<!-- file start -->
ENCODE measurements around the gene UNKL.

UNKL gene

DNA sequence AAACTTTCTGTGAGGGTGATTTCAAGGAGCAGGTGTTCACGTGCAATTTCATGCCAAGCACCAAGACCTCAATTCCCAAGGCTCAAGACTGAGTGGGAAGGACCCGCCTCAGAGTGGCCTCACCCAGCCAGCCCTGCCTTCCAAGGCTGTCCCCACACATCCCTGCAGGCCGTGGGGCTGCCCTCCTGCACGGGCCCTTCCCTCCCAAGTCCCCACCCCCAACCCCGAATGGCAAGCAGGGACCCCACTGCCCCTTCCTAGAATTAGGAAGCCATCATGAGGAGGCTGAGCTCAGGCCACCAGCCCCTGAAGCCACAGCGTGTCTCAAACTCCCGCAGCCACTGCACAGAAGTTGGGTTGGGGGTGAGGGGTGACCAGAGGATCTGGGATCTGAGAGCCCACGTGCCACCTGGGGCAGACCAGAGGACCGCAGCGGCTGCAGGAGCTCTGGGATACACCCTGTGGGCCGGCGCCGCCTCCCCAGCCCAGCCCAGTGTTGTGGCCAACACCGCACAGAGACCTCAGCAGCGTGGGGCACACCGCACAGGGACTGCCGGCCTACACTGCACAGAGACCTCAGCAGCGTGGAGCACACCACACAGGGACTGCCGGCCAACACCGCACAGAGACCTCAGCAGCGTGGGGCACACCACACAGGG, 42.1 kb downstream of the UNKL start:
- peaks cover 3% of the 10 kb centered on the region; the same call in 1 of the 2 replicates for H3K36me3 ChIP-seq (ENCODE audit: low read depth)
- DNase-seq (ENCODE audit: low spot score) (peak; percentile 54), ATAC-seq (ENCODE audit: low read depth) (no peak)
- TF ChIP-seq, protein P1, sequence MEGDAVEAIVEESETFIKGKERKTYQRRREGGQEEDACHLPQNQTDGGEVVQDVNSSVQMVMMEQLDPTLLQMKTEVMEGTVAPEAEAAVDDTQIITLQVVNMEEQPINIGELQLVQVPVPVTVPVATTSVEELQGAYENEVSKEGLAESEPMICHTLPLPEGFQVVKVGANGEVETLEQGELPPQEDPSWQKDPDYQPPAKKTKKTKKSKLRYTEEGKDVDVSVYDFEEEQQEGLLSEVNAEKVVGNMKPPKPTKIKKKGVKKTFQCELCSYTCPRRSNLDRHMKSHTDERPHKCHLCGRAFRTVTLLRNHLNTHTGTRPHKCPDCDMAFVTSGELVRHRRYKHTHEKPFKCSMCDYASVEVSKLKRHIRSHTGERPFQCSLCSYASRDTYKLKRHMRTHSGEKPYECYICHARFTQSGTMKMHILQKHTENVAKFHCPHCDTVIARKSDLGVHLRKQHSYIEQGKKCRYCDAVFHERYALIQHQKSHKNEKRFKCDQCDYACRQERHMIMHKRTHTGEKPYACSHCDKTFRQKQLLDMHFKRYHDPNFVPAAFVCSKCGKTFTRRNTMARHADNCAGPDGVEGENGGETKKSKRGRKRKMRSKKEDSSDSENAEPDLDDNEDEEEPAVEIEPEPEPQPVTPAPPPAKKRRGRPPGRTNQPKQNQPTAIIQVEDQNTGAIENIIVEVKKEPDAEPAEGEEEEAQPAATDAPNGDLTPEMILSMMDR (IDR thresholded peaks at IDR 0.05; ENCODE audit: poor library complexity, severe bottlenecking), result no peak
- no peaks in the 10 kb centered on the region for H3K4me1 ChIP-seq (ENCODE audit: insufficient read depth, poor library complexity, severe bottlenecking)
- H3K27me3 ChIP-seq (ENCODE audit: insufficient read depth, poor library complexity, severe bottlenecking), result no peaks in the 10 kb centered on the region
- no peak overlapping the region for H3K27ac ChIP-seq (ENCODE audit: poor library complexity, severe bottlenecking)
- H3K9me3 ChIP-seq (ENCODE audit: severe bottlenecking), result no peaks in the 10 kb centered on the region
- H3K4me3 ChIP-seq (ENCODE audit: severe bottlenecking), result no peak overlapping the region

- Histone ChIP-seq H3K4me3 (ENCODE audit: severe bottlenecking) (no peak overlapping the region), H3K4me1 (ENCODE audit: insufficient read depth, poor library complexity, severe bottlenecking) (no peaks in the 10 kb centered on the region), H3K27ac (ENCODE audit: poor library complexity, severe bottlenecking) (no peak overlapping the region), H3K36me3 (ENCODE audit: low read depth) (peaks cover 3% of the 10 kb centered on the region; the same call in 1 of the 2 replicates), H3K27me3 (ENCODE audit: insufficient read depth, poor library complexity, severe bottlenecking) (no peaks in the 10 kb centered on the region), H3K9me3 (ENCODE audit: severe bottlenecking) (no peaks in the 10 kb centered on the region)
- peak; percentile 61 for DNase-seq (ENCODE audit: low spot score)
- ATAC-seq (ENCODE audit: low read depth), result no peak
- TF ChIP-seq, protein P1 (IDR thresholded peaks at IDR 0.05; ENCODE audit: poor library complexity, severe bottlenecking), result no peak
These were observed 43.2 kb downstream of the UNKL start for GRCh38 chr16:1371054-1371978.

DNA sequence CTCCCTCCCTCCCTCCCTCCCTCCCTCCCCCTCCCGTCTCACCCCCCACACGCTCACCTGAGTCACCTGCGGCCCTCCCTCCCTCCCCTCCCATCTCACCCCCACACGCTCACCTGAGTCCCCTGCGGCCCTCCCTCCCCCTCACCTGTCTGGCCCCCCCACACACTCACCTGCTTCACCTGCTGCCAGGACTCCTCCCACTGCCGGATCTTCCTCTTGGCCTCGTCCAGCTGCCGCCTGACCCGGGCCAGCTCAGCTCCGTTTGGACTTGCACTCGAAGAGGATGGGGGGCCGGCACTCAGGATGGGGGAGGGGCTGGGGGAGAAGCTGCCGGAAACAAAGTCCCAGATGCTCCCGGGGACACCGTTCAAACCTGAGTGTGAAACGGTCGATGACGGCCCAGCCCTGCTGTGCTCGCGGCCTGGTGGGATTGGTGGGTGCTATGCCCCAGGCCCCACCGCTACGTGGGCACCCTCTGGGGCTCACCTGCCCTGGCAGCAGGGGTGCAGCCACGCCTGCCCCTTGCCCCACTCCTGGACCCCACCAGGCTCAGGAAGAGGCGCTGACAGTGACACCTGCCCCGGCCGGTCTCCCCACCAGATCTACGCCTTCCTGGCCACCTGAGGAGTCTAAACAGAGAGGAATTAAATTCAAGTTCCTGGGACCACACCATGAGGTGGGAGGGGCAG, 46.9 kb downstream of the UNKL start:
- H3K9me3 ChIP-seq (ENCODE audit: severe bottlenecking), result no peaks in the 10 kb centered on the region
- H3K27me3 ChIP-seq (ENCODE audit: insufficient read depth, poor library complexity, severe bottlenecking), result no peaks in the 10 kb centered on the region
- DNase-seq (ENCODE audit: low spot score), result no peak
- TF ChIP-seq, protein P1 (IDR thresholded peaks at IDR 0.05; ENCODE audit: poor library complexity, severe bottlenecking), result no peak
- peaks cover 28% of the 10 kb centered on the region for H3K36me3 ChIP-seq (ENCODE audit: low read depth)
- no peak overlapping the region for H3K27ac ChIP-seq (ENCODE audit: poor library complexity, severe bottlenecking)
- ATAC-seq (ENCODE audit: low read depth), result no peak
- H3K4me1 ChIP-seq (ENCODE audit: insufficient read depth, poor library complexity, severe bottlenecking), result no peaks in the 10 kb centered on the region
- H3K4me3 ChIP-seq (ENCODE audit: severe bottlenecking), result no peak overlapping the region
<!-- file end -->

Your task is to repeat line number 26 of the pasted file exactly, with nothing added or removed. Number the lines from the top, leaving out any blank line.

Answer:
- H3K4me3 ChIP-seq (ENCODE audit: severe bottlenecking), result no peak overlapping the region